Psalms 38

PSALM 38

Psalms 38:1-22 . To bring to remembrance, or, remind God of His mercy and himself of his sin. Appealing to God for relief from His heavy chastisement, the Psalmist avows his integrity before men, complains of the defection of friends and persecution of enemies, and in a submissive spirit, casting himself on God, with penitent confession he pleads God's covenant relation and his innocence of the charges of his enemies, and prays for divine comfort and help.

1-4. He deprecates deserved punishment, which is described ( Psalms 6:1 ), under the figure of bodily disease ( Psalms 38:3 ).

2. arrows . . . and thy hand--the sharp and heavy afflictions he suffered ( Deuteronomy 32:23 ).

4. iniquities--afflictions in punishment of sin ( 2 Samuel 16:12 , Psalms 31:10 , 40:12 ).
gone over mine head--as a flood.

5-8. The loathsomeness, corruption, and wasting torture of severe physical disease set forth his mental anguish ( Psalms 38:6 ). It is possible some bodily disease was connected. The
loins are the seat of strength. His exhaustion left him only the power to groan [ Psalms 38:9 ].

9. That God can hear ( Romans 8:26 ).

10. My heart panteth--as if barely surviving.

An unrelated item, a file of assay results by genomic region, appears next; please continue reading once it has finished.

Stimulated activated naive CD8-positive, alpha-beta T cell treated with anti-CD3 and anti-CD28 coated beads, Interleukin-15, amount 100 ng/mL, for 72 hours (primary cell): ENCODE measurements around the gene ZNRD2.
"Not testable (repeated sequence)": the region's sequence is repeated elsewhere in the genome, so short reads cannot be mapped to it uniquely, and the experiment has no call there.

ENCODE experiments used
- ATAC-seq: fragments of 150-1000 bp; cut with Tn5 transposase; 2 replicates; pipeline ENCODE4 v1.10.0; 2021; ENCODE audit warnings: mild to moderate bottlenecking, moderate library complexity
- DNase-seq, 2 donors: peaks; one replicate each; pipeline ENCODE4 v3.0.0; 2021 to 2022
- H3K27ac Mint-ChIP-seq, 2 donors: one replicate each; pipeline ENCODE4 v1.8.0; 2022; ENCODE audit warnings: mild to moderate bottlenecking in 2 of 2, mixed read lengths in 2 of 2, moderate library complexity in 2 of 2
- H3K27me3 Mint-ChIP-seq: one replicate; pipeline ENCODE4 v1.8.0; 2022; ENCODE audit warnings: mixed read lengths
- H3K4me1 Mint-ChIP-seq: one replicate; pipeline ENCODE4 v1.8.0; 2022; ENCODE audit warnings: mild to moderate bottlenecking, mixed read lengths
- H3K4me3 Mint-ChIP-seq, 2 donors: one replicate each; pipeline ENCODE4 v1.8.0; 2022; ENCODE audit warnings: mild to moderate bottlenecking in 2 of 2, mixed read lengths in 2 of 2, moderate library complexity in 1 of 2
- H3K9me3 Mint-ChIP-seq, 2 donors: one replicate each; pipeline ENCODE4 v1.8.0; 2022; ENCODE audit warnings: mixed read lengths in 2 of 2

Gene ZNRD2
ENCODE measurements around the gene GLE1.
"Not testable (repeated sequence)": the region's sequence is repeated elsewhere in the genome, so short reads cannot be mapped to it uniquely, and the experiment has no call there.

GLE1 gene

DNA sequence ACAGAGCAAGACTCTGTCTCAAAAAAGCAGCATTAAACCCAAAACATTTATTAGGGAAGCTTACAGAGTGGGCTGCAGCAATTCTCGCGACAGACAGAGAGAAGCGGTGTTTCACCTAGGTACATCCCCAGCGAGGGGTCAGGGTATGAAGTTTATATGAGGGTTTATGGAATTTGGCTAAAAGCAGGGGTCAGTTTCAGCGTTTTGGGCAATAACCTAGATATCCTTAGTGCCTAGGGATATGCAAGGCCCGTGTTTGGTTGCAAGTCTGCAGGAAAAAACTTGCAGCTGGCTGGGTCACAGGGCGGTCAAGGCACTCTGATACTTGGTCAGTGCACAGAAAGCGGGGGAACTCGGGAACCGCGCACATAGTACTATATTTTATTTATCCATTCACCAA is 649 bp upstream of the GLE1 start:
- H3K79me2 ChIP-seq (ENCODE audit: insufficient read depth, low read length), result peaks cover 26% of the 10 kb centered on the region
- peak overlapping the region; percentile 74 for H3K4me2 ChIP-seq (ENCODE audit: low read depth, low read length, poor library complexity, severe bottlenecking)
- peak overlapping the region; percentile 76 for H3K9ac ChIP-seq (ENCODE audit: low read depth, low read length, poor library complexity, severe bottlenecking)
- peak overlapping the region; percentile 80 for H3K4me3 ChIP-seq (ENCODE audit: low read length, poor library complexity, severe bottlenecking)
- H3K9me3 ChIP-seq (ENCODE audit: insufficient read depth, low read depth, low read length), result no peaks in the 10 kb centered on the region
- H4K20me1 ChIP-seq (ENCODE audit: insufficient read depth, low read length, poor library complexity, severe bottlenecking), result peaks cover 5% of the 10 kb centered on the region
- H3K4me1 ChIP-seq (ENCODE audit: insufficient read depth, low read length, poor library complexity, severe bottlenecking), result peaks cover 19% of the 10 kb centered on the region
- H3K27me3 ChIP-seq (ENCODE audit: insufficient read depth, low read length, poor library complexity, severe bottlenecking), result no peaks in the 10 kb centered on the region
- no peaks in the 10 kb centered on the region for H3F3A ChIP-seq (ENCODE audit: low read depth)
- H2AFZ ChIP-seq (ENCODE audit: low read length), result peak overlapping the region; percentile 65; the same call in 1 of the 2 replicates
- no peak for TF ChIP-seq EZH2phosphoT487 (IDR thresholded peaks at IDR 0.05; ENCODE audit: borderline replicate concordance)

light . . . from me--utter exhaustion ( Psalms 6:7 , 13:3 ).

11, 12. Friends desert, but foes increase in malignity.

12. seek after my life--( 1 Samuel 20:1 , 22:23 ).

13, 14. He patiently submits, uttering no reproaches or replies ( John 19:9 ) to their insulting speeches;

15-17. for he is confident the
Lord--literally, "Sovereign" (to whom he was a servant), would answer his prayer ( Psalms 3:4 , 4:1 ), and not permit their triumph in his partial halting, of which he was in danger.

18. Consciousness of sin makes suffering pungent, and suffering, rightly received, leads to confession.

19, 20. Still, while humbled before God, he is the victim of deadly enemies, full of malice and treachery.
enemies are lively--literally, "of life," who would take my life, that is, deadly.

21, 22. (Compare Psalms 22:19 , 35:3 ). All terms of frequent use. In this Psalm the language is generally susceptible of application to Christ as a sufferer, David, as such, typifying Him. This does not require us to apply the confessions of sin, but only the pains or penalties which He bore for us.

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